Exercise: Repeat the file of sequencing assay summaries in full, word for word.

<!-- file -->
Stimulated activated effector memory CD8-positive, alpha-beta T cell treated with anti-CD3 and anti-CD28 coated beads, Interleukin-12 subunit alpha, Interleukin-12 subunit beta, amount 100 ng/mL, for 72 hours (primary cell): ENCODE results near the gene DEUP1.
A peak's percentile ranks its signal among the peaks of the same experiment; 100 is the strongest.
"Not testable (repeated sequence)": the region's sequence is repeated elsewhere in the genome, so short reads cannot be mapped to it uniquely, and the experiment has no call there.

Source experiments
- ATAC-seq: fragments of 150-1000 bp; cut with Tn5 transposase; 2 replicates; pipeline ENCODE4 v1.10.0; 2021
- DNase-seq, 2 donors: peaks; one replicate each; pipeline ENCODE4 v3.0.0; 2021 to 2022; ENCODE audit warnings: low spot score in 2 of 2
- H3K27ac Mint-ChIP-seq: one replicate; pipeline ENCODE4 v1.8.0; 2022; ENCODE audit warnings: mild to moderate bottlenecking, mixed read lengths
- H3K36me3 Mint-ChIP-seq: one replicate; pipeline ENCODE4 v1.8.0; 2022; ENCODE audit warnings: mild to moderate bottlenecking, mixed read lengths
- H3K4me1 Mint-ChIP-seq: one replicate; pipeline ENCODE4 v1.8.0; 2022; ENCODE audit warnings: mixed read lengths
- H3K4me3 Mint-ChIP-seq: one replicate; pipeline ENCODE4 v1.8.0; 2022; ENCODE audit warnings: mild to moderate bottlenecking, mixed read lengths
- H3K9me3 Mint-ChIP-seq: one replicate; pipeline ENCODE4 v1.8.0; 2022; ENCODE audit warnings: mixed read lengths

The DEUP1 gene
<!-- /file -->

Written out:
Stimulated activated effector memory CD8-positive, alpha-beta T cell treated with anti-CD3 and anti-CD28 coated beads, Interleukin-12 subunit alpha, Interleukin-12 subunit beta, amount 100 ng/mL, for 72 hours (primary cell): ENCODE results near the gene DEUP1.
A peak's percentile ranks its signal among the peaks of the same experiment; 100 is the strongest.
"Not testable (repeated sequence)": the region's sequence is repeated elsewhere in the genome, so short reads cannot be mapped to it uniquely, and the experiment has no call there.

Source experiments
- ATAC-seq: fragments of 150-1000 bp; cut with Tn5 transposase; 2 replicates; pipeline ENCODE4 v1.10.0; 2021
- DNase-seq, 2 donors: peaks; one replicate each; pipeline ENCODE4 v3.0.0; 2021 to 2022; ENCODE audit warnings: low spot score in 2 of 2
- H3K27ac Mint-ChIP-seq: one replicate; pipeline ENCODE4 v1.8.0; 2022; ENCODE audit warnings: mild to moderate bottlenecking, mixed read lengths
- H3K36me3 Mint-ChIP-seq: one replicate; pipeline ENCODE4 v1.8.0; 2022; ENCODE audit warnings: mild to moderate bottlenecking, mixed read lengths
- H3K4me1 Mint-ChIP-seq: one replicate; pipeline ENCODE4 v1.8.0; 2022; ENCODE audit warnings: mixed read lengths
- H3K4me3 Mint-ChIP-seq: one replicate; pipeline ENCODE4 v1.8.0; 2022; ENCODE audit warnings: mild to moderate bottlenecking, mixed read lengths
- H3K9me3 Mint-ChIP-seq: one replicate; pipeline ENCODE4 v1.8.0; 2022; ENCODE audit warnings: mixed read lengths

The DEUP1 gene